Thirdly, notions of a utopian human existence on faraway planets are naïve. The connotations of the usage of the word “colonization” elicits references to intergenerational torture unleashed at the cost of building “moral” and “civilized” societies. The modern interaction between “colonization” of planets and the advent of large-scale capitalism is bound to have similar consequences. Though human activities in space are governed by the Outer Space Treaty of 1967, which posits that international law applies in outer space, the moon and other celestial bodies, the ambiguities in its laws allows corporate entities to circumvent its clauses.

This came to life in the case of SpaceX, a private company based in the United States that designs and manufactures rockets and spacecrafts. The company has declared that the services of one of its products will not fall under the jurisdiction of any Earth-based government; in addition, Earth-based governments will also agree to recognize Mars as a free planet. This position becomes more dubious when analyzing SpaceX’s CEO, Elon Musk’s, claim that “loans” and “jobs” will be made available for those unable to pay for the exorbitant trip across space to sustain their life on Mars; essentially representing an interplanetary repackaging of indentured servitude. Hence, given the current state of space legislation, it will not be anytime soon that economic and social equality will be ensured for a space-faring civilization – completely shattering any possibility of “utopia” on Mars. 

The colonization of Mars, consequently, also raises important moral questions – particularly about how a Martian society would operate. A new approach suggests that once human beings arrive at Mars, they should disconnect from their Earthly relatives. This “liberation” perspective implies that once permanent human settlers arrive at Mars, they should relinquish their planetary citizenship for Earth – instead adopting Martian citizenship. From that point on, the Martians should be left to their own devices. Any entities – governmental, non-governmental – must not engage with the economics, politics, or culture of this society. While scientific exploration by Earth’s citizens can continue on Mars, sharing research and information should only take place to achieve medical or educational goals. Most importantly, the citizens of Earth must not make any demands for Martian resources. 

The idea behind this position is simple – in order to develop a Martian extension of human civilization, it must be allowed to freely determine its fate, just as human beings did on Earth. Often the mission to establish human existence on Mars is projected as a “moral” position by governments and businessmen, in which case the liberation approach is the most principled execution of this goal. The reason why this idea doesn’t sit well with human society – and probably never will – is because colonizing Mars is, inherently, a selfish, human fantasy. This fantasy emerges from the desire to possess and profit – either in the form of capital or nationalist feats, or both. It is impossible to isolate the race to establish human settlements on different planets from geopolitical, social and economic processes existing on Earth; the maniacal pursuit of Mars is about scientific triumph as much as it is about a show of power.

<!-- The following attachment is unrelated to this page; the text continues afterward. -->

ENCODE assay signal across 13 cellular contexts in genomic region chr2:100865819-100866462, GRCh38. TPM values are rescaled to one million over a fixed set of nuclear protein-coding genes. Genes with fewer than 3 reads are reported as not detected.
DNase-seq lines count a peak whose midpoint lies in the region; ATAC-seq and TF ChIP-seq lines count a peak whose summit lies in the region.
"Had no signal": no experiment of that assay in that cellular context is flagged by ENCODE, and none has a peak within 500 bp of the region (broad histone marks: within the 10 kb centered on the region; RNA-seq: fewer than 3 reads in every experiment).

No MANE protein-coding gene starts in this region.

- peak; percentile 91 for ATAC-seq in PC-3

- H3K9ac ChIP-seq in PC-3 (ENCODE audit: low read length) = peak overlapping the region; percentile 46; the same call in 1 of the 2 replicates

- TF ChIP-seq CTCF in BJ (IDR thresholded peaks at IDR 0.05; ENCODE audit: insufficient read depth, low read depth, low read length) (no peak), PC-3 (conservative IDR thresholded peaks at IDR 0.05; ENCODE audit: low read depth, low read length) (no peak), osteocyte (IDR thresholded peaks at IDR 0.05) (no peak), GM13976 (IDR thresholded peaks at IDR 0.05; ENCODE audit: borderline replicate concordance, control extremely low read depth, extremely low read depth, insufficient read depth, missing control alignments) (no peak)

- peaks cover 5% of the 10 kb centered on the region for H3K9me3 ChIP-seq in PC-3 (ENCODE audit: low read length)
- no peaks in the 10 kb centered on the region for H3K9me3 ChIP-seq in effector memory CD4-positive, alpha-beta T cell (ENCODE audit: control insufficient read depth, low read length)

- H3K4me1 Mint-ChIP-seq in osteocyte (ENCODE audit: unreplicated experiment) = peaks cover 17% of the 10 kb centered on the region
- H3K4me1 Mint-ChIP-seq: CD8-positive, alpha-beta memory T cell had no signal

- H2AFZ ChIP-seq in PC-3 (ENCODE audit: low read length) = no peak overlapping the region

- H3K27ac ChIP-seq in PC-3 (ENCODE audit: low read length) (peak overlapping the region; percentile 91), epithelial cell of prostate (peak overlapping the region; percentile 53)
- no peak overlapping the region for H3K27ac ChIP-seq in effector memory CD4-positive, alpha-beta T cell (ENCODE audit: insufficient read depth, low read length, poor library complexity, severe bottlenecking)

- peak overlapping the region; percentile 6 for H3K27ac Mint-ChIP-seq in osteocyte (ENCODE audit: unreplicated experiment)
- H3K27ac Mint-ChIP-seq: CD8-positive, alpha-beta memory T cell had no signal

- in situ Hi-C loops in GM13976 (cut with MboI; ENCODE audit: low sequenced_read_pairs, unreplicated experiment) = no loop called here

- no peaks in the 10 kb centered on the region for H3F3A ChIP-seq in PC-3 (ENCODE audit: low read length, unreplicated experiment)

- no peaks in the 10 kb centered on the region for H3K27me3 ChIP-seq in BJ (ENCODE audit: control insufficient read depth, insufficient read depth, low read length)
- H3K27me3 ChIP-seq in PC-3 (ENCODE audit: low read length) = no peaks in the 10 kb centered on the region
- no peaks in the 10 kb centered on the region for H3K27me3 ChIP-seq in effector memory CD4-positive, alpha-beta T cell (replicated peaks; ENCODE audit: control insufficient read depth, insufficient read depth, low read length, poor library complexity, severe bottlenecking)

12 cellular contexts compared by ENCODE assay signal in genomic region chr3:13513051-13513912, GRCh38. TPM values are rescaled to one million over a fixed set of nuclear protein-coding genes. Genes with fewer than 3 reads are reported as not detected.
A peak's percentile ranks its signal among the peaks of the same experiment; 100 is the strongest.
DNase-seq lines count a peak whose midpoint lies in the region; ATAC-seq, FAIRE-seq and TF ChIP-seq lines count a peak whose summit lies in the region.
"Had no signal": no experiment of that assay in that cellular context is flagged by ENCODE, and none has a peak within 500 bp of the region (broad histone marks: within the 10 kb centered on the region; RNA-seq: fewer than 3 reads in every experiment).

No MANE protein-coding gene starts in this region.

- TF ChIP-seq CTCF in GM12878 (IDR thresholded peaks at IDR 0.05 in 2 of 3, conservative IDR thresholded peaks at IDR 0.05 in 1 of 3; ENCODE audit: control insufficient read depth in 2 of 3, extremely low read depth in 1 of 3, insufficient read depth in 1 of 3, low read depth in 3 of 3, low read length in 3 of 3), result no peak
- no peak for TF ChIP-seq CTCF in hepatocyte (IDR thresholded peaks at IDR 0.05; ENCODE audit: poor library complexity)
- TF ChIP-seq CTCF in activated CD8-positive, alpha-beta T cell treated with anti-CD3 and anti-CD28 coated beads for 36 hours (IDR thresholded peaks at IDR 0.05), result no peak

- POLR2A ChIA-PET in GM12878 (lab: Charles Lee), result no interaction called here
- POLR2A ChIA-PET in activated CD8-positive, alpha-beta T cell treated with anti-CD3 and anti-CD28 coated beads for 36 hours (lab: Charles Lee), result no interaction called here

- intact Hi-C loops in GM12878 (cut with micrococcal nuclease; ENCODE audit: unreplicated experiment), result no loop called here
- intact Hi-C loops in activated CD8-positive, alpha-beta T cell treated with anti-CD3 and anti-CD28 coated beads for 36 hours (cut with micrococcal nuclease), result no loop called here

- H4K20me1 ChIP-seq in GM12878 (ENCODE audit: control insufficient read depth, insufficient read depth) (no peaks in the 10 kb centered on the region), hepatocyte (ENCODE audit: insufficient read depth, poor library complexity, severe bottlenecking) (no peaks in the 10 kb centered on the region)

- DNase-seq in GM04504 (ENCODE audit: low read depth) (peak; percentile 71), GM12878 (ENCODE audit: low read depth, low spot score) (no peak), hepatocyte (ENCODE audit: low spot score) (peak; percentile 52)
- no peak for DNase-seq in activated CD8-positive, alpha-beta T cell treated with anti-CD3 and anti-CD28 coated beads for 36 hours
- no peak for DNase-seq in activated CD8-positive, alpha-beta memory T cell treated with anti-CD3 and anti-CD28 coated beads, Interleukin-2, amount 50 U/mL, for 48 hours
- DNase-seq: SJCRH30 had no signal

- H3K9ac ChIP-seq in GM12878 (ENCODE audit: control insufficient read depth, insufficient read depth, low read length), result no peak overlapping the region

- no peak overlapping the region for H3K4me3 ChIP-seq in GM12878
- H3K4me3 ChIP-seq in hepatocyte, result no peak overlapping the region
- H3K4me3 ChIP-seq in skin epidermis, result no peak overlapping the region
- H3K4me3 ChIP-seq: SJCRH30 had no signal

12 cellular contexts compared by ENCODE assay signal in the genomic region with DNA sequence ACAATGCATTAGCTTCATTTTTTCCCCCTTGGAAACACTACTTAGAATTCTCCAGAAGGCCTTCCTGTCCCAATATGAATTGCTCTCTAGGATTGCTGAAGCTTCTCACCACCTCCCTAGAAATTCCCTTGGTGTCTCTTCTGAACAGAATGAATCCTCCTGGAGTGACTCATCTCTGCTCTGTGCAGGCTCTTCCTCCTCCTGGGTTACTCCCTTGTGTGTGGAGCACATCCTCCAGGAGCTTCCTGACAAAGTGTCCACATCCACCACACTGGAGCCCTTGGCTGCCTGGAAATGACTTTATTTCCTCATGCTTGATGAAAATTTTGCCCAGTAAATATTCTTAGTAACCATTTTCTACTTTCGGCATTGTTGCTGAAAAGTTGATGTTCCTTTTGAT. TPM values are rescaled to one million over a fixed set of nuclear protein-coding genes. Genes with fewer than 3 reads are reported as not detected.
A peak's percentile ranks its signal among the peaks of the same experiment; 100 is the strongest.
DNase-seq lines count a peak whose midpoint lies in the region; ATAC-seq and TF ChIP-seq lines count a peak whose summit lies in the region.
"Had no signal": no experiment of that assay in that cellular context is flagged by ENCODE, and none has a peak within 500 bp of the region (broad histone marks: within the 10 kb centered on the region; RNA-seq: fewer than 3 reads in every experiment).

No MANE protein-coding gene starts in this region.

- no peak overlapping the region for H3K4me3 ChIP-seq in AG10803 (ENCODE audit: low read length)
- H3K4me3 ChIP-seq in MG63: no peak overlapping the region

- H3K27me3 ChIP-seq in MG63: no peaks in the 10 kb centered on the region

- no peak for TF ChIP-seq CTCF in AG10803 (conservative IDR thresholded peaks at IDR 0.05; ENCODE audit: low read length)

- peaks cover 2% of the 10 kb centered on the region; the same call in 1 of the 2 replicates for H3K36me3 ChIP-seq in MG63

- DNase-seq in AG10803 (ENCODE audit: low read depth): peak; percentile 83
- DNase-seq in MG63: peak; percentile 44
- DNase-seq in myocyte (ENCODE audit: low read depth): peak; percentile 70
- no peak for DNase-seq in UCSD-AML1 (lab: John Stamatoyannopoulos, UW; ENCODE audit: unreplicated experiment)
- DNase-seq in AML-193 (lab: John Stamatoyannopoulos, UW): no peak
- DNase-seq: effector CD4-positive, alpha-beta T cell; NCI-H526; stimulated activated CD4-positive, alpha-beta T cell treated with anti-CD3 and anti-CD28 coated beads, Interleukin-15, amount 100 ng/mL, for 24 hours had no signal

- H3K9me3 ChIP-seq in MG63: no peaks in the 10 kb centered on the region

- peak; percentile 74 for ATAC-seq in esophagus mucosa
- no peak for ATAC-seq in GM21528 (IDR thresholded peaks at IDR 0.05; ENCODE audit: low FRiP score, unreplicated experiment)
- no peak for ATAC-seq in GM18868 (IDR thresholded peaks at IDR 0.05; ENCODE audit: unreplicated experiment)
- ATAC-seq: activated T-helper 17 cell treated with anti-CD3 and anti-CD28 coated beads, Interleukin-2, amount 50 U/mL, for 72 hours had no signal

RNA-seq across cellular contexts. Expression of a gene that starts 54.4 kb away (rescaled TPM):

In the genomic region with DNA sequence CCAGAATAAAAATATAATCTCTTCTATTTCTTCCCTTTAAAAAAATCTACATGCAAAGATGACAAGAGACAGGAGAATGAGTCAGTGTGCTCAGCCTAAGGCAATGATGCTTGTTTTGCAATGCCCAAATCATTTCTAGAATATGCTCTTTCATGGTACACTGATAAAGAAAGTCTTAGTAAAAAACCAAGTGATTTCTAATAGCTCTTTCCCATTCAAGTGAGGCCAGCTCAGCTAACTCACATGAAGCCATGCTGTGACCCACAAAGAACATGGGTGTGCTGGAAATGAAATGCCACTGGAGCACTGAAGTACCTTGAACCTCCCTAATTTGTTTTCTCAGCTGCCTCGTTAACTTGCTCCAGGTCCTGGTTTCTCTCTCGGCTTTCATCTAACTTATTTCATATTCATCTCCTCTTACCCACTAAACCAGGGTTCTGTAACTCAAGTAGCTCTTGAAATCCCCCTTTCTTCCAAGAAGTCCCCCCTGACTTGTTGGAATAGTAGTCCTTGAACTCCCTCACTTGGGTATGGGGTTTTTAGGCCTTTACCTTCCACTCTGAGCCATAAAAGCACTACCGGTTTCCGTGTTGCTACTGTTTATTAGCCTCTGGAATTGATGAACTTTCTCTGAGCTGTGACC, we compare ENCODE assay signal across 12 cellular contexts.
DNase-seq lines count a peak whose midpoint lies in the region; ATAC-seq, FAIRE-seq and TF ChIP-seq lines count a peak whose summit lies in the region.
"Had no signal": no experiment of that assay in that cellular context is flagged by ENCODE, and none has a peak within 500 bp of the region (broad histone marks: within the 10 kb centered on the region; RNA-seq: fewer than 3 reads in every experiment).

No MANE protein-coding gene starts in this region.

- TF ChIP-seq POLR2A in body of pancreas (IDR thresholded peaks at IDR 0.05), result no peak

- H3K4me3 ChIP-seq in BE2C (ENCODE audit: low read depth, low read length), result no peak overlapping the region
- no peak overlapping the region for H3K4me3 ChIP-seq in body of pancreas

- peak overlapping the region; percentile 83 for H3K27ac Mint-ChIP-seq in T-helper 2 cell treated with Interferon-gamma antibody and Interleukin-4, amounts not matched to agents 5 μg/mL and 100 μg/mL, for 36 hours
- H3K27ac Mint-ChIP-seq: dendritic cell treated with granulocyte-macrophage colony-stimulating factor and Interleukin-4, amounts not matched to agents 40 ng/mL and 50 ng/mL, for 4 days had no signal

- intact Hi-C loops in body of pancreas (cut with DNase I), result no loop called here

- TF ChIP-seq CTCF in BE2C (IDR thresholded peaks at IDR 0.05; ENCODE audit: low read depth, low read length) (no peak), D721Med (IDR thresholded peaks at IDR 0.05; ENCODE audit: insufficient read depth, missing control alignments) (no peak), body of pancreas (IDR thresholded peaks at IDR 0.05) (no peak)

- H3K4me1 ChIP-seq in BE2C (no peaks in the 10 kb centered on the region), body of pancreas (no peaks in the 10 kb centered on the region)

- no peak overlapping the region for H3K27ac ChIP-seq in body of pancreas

The obsession to populate Mars, hence, represents the manifestation of the worst in humanity – never-ending curiosity coupled with little regard for ethical, sociopolitical, or economic consequences of the same. Instead of addressing the glaring issues that currently exist on Earth, there are strong desires to “advance” to the perceived next stage of human existence. While it can be debated whether occupying other planets will objectively be beneficial, the only thing that becomes painfully clear is that humanity is preparing to leap from one ill-fated land to the next – with little awareness or regard for the problems it will inevitably carry to the new worlds it explores. 

Aarohi Sharma is a Psychology student at Ashoka University. Her academic interests primarily focus on the intersection of politics and psychology in society.

We publish all articles under a Creative Commons Attribution-Noderivatives license. This means any news organisation, blog, website, newspaper or newsletter can republish our pieces for free, provided they attribute the original source (OpenAxis).

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Issue 10

Silence of the Players: The FIFA World Cup and Human Rights in Qatar